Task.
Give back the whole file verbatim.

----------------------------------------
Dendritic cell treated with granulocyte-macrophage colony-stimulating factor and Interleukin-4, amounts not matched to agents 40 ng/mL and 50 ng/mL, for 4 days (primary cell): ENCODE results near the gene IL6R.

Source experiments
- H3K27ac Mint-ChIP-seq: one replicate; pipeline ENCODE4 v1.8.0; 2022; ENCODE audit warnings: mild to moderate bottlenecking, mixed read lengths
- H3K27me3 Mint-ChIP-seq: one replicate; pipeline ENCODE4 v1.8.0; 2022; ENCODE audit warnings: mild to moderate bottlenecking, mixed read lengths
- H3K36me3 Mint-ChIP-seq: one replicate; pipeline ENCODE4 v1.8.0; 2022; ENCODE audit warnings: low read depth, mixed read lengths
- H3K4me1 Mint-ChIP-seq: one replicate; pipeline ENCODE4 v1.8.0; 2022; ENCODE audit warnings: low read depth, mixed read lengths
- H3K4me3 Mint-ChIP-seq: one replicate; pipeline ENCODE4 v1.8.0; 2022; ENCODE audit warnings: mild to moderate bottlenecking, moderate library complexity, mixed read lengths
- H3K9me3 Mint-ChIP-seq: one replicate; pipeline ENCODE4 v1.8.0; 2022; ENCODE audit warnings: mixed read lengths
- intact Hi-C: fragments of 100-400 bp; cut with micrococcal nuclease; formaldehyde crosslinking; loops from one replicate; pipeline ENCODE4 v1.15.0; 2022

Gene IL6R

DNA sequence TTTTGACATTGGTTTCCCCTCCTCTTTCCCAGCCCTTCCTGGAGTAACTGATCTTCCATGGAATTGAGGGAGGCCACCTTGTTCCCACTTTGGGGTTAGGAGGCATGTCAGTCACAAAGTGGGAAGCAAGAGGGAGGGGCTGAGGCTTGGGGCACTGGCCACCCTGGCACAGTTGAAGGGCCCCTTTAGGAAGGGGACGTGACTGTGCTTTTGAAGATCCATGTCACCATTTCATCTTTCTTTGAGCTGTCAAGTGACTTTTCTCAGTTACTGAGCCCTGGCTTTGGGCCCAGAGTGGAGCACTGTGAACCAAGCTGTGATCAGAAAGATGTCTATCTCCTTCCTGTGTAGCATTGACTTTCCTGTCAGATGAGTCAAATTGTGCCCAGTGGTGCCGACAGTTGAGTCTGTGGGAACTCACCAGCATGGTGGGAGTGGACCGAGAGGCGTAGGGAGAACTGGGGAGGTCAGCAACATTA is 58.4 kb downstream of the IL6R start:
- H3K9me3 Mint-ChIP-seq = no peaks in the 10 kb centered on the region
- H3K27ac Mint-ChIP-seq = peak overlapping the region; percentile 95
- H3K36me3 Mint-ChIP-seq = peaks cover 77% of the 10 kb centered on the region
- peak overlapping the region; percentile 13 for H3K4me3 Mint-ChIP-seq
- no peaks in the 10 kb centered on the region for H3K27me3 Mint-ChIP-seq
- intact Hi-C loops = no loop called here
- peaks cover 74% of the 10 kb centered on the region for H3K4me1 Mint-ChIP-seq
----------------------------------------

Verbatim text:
Dendritic cell treated with granulocyte-macrophage colony-stimulating factor and Interleukin-4, amounts not matched to agents 40 ng/mL and 50 ng/mL, for 4 days (primary cell): ENCODE results near the gene IL6R.

Source experiments
- H3K27ac Mint-ChIP-seq: one replicate; pipeline ENCODE4 v1.8.0; 2022; ENCODE audit warnings: mild to moderate bottlenecking, mixed read lengths
- H3K27me3 Mint-ChIP-seq: one replicate; pipeline ENCODE4 v1.8.0; 2022; ENCODE audit warnings: mild to moderate bottlenecking, mixed read lengths
- H3K36me3 Mint-ChIP-seq: one replicate; pipeline ENCODE4 v1.8.0; 2022; ENCODE audit warnings: low read depth, mixed read lengths
- H3K4me1 Mint-ChIP-seq: one replicate; pipeline ENCODE4 v1.8.0; 2022; ENCODE audit warnings: low read depth, mixed read lengths
- H3K4me3 Mint-ChIP-seq: one replicate; pipeline ENCODE4 v1.8.0; 2022; ENCODE audit warnings: mild to moderate bottlenecking, moderate library complexity, mixed read lengths
- H3K9me3 Mint-ChIP-seq: one replicate; pipeline ENCODE4 v1.8.0; 2022; ENCODE audit warnings: mixed read lengths
- intact Hi-C: fragments of 100-400 bp; cut with micrococcal nuclease; formaldehyde crosslinking; loops from one replicate; pipeline ENCODE4 v1.15.0; 2022

Gene IL6R

DNA sequence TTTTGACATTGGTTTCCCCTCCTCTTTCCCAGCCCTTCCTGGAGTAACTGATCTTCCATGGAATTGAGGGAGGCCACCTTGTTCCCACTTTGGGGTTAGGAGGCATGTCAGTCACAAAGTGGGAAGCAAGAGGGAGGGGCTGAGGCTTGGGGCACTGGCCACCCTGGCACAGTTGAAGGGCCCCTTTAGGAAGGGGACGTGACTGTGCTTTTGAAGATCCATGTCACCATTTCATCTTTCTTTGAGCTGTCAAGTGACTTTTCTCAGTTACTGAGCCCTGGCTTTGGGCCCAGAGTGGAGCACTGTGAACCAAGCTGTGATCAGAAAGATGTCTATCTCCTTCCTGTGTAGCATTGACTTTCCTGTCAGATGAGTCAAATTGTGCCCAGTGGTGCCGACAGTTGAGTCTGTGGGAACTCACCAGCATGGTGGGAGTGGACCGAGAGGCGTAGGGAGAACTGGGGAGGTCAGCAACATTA is 58.4 kb downstream of the IL6R start:
- H3K9me3 Mint-ChIP-seq = no peaks in the 10 kb centered on the region
- H3K27ac Mint-ChIP-seq = peak overlapping the region; percentile 95
- H3K36me3 Mint-ChIP-seq = peaks cover 77% of the 10 kb centered on the region
- peak overlapping the region; percentile 13 for H3K4me3 Mint-ChIP-seq
- no peaks in the 10 kb centered on the region for H3K27me3 Mint-ChIP-seq
- intact Hi-C loops = no loop called here
- peaks cover 74% of the 10 kb centered on the region for H3K4me1 Mint-ChIP-seq